Our next update will involve requesting samples of all the liners and conducting durability and water resistance tests. In addition to noting the ease of assembly, opacity, and seams, we will:
- Wash the liner at least two times (if machine-washable), and stress test it by pulling it roughly back and forth in the tub
- Shower with each liner for at least three days in a row, noting how quickly or slowly the liner dries.
- Track long-term mildew growth in the upcoming months.
Shower curtain liner FAQs
Why do you need a shower curtain liner?
A shower curtain liner helps prevent mildew and keeps water contained within the tub and off your floors. If you have a decorative shower curtain that isn’t made from a water-resistant material, you’ll need a liner to protect it from the water. You can also use a liner as your sole shower curtain.
What size liner should you buy?
The standard liner dimensions are 72″ by 72″. There are also extra long or extra wide versions on the market. Measure your shower before purchasing to ensure you’re not getting a liner that’s too narrow, short, or large.
Is PVC safe? What about PEVA?
“PVC and PEVA are safe,” said Dr. Peter Kofinas, a professor and chair of the Department of Chemical and Biomolecular Engineering at the University of Maryland. He specializes in the science of polymers, which are materials made from repeating subunits of macromolecules and include PVC and PEVA.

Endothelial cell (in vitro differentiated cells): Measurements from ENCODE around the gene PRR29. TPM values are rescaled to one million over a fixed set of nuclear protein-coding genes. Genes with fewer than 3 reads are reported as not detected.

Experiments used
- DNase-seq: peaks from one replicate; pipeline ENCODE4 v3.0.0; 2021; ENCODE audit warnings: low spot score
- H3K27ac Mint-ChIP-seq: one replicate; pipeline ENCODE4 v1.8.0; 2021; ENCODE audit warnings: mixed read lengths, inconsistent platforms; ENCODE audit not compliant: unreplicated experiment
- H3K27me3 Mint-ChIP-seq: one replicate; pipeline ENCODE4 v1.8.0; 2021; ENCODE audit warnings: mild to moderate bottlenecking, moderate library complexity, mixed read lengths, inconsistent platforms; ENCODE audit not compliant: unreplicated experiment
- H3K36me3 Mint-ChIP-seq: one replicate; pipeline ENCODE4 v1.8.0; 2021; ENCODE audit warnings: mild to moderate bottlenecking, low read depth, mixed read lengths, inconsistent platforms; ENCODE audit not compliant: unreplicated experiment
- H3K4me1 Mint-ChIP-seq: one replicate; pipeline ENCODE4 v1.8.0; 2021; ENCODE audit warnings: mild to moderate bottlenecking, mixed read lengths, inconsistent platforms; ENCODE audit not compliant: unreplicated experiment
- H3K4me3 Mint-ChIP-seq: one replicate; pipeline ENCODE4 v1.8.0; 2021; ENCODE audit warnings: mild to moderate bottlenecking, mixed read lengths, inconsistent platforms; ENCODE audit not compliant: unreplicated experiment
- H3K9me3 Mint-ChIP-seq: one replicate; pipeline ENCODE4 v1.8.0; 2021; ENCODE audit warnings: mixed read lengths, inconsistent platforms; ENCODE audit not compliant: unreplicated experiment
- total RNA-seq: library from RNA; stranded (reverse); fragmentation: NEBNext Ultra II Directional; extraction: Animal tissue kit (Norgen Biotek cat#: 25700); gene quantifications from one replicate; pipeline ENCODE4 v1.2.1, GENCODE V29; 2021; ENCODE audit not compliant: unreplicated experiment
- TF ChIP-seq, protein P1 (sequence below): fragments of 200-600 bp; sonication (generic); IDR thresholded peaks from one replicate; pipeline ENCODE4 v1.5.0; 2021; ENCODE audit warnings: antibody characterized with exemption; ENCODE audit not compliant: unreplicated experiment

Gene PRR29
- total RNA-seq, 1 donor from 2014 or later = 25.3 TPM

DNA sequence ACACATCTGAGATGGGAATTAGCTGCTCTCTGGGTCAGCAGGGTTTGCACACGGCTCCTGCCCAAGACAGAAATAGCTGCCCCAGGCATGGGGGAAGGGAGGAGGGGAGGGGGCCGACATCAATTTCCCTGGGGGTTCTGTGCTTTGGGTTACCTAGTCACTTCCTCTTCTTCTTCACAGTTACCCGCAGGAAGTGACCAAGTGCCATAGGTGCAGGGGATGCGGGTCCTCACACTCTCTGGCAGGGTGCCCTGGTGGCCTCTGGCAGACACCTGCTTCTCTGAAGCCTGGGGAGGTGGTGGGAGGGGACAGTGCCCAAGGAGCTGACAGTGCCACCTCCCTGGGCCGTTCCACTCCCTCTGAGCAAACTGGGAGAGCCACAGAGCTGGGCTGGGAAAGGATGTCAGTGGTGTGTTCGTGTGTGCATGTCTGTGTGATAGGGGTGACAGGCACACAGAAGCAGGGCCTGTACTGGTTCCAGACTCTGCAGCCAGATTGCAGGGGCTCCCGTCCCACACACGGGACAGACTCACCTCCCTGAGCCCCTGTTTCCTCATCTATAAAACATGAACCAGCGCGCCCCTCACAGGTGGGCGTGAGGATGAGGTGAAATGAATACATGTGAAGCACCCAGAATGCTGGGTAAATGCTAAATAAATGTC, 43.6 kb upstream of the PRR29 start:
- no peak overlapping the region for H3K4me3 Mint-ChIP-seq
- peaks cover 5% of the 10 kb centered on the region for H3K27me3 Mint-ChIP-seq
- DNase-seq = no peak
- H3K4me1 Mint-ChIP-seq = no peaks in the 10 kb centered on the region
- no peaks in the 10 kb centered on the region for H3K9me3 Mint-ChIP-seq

Kofinas explained to me that PVC contains small quantities of chlorine gas thanks to the use of plasticizers (small molecules that soften materials and make them more pliable) and the manufacturing process, “but it’s definitely not toxic.” These very small gas emissions are also why products with PVC tend to smell.
A PVC liner can be dangerous “if you stand close to [it] and you sniff it for hours, but that’s not the condition that people are using it. Under normal conditions, these are safe and have been evaluated as such,” said Kofinas.
How often should you replace your shower curtain liner?
It depends. “It will all vary depending on your environment, the amount of humidity in your bathroom, and the fabric type of the liner itself,” said Goerzen. “The best advice: keep an eye on it and if you’re noticing some build-up, then toss it in the wash [or throw it away and replace with a new liner if not made from a washable fabric].
Goerzen also suggests adding baking soda to the wash or using a baking soda-powered detergent to break down grime and mildew.
For a liner that is not machine-washable, such as one made from PVC and PEVA, you should scrub it clean with a sponge, water, and white vinegar every time you notice grime and mildew build-up. If hand-washing does not remove the build-up, it’s time to throw away your liner and buy a new one.
Glossary of terms
PVC: Short for polyvinyl chloride and known colloquially as vinyl. A common polymer that is cheap, durable, water-resistant, and used in a wide variety of applications, including shower curtain liners, plumbing, and medical devices. Plasticizer may be added, as in the case of shower liners, to make it softer and more flexible.
PEVA: Short for polyethylene-vinyl acetate. A chlorine-free alternative to PVC that is also cheap, durable, and water-resistant. In addition to shower curtain liners, it’s used as foam rubber in shoes and other sports equipment.
Check out our other great bathroom buying guides